(RxWiki News) Fear and anxiety of what lies ahead can be overwhelming for folks who have just learned they have lung cancer. They may not know where to turn for comfort and support, and a nurse might be just who they're looking for.
Nurses can play an essential role in calming the fears and distress of people who have recently been diagnosed with lung cancer.
And garnering this support can do more than alleviate anxiety.
"Reach out to a nurse for emotional support during your cancer journey."
Recent research conducted by Rebecca H. Lehto, Ph.D., R.N., O.C.N., assistant professor in the College of Nursing at Michigan State University finds that a lung cancer diagnosis leads to end of life thoughts in many people.
Nurses can help improve an individual's outlook and quality of life during this time, she found.
"People facing life-threatening diagnoses often feel alone, and newly diagnosed lung cancer patients with early stage disease can have concerns about an uncertain future, the potential for treatment failure, the cancer spreading and the possibility of death," Lehto said.
"Health care providers, who are uncomfortable with and avoid discussing end-of-life questions, may contribute to a patient's alienation," she added.
dailyRx spoke to Lehto about her findings and asked her how patients can seek out the support they need.
"Patients can recognize that openly discussing these concerns ought to be acceptable, and can even be helpful. In a busy health care environment, patients may feel overlooked when they are experiencing existentially oriented concerns, Lehto told dailyRx.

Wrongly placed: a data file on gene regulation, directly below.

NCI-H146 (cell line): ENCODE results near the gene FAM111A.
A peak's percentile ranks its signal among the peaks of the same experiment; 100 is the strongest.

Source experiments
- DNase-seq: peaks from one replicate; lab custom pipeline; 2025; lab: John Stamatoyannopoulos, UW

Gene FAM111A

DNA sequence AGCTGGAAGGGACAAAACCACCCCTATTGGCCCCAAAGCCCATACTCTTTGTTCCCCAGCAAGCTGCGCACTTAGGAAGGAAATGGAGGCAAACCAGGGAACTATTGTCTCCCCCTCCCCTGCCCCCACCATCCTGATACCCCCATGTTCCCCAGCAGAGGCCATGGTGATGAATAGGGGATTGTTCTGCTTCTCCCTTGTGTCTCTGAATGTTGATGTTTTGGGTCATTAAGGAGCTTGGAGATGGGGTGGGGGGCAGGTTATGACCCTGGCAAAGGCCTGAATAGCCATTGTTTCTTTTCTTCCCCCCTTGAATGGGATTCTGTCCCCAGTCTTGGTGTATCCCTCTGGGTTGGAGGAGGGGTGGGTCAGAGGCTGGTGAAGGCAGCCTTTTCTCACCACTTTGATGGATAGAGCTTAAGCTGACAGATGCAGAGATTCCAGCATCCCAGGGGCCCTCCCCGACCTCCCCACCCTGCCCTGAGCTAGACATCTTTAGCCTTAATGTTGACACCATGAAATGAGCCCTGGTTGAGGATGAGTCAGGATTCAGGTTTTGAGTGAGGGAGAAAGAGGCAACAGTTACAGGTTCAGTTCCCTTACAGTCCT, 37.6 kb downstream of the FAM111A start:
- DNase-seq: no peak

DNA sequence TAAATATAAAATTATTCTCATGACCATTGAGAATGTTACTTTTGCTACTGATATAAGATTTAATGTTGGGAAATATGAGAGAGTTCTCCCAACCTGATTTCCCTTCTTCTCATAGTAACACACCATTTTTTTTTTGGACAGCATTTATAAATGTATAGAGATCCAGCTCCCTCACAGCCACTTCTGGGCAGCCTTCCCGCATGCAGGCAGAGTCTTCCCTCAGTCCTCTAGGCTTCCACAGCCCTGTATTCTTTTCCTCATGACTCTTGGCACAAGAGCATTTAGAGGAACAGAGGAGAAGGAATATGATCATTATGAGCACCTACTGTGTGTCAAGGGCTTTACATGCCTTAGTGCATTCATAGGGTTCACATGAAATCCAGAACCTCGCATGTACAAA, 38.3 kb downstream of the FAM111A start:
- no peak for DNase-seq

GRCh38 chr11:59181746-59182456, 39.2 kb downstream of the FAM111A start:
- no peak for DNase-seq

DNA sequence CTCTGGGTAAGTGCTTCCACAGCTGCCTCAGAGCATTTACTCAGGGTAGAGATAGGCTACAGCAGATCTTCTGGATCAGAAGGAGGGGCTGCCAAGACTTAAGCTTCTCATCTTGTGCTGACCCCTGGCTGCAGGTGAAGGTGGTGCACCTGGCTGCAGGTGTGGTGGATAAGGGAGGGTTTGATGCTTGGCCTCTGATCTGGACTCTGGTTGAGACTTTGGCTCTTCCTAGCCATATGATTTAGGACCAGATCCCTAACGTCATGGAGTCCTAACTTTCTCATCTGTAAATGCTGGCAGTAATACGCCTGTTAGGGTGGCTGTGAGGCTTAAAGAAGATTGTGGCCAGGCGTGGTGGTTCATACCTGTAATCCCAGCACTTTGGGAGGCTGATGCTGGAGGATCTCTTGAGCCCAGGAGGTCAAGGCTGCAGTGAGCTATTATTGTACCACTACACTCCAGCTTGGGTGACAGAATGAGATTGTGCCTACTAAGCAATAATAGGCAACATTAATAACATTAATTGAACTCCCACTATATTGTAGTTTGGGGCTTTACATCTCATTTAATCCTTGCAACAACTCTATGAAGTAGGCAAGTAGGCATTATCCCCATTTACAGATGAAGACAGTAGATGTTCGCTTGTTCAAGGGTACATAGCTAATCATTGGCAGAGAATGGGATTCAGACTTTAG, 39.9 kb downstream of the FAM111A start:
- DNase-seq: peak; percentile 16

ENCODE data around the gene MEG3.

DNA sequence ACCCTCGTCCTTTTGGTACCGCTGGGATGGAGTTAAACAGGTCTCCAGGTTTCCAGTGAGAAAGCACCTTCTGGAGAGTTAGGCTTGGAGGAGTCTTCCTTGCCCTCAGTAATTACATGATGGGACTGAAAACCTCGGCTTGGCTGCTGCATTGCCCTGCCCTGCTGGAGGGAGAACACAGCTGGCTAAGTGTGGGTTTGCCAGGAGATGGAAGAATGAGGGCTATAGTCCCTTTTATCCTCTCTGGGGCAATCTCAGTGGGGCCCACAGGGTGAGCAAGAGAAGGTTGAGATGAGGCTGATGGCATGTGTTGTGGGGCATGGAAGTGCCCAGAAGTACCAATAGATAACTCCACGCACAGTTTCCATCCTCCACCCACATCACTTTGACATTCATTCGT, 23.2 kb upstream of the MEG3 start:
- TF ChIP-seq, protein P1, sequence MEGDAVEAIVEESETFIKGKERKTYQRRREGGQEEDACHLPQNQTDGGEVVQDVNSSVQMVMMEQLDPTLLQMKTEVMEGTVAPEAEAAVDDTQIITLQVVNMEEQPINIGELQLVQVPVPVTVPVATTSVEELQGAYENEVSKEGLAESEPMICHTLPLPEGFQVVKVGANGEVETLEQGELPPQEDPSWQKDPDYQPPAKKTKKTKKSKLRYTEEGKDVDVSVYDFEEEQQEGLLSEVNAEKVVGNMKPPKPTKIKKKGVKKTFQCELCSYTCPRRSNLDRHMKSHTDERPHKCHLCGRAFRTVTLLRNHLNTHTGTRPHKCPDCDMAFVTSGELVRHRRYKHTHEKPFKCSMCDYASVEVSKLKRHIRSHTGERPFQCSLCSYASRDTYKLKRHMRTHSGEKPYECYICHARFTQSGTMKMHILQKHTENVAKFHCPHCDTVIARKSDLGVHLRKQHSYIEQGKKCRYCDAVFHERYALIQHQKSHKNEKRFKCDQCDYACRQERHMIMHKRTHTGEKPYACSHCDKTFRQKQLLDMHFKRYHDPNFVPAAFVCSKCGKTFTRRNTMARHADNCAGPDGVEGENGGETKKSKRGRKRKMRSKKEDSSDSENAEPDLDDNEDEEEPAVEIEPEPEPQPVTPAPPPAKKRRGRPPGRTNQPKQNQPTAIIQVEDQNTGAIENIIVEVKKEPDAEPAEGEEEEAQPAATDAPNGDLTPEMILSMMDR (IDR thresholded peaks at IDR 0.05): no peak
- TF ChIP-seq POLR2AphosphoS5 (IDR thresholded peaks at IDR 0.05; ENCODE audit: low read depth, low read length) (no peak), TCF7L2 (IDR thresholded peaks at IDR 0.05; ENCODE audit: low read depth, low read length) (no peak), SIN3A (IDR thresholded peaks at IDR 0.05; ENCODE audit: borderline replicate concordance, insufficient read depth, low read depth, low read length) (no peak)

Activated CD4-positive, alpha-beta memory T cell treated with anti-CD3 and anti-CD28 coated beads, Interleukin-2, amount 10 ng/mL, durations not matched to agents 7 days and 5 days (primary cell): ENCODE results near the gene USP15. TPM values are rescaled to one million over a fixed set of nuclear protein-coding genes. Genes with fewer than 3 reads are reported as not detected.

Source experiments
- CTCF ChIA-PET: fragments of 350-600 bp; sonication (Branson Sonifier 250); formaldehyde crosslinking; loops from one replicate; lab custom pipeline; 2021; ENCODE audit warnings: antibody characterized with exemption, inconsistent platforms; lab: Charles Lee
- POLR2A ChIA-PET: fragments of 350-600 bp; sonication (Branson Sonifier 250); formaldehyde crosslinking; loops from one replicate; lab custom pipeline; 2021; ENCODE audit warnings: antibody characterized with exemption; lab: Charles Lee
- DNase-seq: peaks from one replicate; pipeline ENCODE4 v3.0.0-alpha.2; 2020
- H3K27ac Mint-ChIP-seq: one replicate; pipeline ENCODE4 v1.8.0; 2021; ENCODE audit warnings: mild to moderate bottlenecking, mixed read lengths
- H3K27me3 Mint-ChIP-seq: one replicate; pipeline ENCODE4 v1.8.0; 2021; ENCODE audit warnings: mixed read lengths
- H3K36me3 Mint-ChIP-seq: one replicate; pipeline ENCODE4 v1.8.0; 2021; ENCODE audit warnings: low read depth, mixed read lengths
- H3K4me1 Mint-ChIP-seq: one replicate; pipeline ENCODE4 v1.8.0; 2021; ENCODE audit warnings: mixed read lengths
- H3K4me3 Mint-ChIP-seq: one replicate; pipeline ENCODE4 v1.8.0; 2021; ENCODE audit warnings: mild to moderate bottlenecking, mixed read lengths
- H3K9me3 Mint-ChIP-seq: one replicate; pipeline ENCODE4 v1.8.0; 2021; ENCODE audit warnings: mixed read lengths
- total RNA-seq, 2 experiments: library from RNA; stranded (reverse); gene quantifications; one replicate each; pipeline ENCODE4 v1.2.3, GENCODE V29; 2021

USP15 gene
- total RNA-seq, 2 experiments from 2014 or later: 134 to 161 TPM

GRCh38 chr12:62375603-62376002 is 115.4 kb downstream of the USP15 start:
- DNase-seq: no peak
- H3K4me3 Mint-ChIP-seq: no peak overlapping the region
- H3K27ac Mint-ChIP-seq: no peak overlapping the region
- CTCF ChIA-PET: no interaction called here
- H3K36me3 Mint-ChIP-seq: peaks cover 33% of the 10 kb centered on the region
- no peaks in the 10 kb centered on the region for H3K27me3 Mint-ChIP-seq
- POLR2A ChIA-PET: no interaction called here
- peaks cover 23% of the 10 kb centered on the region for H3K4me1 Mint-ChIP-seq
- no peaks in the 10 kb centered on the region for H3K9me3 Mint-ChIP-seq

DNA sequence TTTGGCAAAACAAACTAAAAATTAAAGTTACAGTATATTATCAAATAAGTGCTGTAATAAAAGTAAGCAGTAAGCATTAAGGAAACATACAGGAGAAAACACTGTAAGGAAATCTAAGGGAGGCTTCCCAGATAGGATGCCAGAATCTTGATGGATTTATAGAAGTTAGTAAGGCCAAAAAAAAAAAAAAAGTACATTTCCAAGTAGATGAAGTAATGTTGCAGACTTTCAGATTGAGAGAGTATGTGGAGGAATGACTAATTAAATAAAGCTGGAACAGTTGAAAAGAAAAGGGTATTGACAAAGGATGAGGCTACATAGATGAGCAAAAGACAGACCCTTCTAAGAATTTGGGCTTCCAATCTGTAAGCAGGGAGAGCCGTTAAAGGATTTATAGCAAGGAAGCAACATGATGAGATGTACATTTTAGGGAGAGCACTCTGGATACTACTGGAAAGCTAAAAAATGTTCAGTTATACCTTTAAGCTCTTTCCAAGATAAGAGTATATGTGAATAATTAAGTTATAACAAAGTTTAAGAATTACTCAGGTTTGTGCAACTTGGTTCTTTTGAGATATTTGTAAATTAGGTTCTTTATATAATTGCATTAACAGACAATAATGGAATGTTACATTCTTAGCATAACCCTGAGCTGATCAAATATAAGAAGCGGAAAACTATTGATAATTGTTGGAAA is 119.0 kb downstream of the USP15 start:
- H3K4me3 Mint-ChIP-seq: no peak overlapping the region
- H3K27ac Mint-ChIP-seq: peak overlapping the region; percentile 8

"Nurses are trained as patient-centered providers. They are at the forefront of ensuring that patients receive comprehensive support as they navigate through a complex myriad of treatment-related information," she said.
Her research identifies the types of concerns newly diagnosed cancer patients can experience. Lehto also outlines strategies for helping them resolve the perfectly normal but often overwhelming thoughts and feelings.
dailyRx asked which nurses a patient might reach out to for support.
"Patients can approach nurses who are both familiar with the patient and their care, and who are trained oncology nurses," she said.
"As patient advocates, if nurses recognize that the patient is having distressing concerns, they can first of all be a supportive presence who is willing to listen, and then secondly, can assist in guiding the patient to the best resources for their particular concerns."
Lehto's research was published in the March, 2012 issue of the Clinical Journal of Oncology Nursing.